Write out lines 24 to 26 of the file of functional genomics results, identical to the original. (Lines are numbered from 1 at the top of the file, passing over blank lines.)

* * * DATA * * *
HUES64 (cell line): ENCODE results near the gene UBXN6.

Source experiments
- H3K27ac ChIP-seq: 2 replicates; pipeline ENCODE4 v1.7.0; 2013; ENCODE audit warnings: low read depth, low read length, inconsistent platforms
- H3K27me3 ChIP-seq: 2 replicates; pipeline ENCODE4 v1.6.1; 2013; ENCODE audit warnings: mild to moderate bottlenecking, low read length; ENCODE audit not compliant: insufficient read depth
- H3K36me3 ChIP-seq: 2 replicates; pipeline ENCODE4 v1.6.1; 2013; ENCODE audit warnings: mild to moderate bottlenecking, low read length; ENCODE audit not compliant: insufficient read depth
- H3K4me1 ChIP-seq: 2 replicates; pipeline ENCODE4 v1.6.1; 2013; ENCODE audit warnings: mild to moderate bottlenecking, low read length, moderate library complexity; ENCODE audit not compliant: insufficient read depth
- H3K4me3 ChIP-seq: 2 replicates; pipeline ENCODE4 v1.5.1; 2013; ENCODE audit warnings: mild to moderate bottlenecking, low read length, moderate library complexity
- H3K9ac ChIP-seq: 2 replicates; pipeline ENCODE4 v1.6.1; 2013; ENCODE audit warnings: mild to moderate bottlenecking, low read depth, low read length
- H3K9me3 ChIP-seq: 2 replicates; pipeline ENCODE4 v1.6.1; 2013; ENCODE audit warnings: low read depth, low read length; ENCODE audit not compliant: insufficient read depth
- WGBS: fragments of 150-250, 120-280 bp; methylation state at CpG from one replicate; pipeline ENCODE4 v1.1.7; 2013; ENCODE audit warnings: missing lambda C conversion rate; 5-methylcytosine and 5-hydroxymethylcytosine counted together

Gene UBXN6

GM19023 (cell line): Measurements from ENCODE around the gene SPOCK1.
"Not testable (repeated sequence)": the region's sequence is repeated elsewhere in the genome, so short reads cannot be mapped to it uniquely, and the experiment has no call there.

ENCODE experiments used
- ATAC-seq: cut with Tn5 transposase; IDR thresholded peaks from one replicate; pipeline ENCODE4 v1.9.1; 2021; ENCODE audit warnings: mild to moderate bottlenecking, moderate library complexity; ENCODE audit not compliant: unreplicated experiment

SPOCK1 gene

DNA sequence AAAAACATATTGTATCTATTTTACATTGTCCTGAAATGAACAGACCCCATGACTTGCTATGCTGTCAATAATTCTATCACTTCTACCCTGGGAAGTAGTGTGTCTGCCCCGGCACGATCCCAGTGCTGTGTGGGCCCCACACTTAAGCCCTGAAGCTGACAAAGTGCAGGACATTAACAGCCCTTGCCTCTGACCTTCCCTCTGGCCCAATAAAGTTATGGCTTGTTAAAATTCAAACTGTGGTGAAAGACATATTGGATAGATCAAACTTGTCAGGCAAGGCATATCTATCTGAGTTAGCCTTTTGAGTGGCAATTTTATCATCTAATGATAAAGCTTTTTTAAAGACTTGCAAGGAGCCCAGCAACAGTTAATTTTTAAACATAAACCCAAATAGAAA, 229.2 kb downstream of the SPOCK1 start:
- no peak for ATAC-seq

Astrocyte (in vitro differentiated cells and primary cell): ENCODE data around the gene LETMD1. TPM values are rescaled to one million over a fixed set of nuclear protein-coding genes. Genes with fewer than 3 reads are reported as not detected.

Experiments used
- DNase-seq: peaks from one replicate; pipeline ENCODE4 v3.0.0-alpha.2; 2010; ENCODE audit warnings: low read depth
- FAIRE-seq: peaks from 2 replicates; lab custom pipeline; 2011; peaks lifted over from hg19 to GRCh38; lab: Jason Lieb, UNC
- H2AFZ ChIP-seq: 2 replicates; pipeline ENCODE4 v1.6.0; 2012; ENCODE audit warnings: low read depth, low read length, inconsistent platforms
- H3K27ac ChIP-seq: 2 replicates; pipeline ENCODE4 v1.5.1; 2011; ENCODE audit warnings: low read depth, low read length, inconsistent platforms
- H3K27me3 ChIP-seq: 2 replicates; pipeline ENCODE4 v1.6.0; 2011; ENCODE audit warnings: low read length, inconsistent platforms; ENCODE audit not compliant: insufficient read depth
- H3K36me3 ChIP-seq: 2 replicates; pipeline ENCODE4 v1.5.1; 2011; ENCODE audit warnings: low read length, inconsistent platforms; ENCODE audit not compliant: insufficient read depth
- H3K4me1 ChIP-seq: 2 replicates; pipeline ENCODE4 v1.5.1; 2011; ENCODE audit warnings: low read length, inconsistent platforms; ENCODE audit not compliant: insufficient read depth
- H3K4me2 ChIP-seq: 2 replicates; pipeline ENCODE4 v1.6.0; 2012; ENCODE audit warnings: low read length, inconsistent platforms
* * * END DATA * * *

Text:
- H3K27ac ChIP-seq: 2 replicates; pipeline ENCODE4 v1.5.1; 2011; ENCODE audit warnings: low read depth, low read length, inconsistent platforms
- H3K27me3 ChIP-seq: 2 replicates; pipeline ENCODE4 v1.6.0; 2011; ENCODE audit warnings: low read length, inconsistent platforms; ENCODE audit not compliant: insufficient read depth
- H3K36me3 ChIP-seq: 2 replicates; pipeline ENCODE4 v1.5.1; 2011; ENCODE audit warnings: low read length, inconsistent platforms; ENCODE audit not compliant: insufficient read depth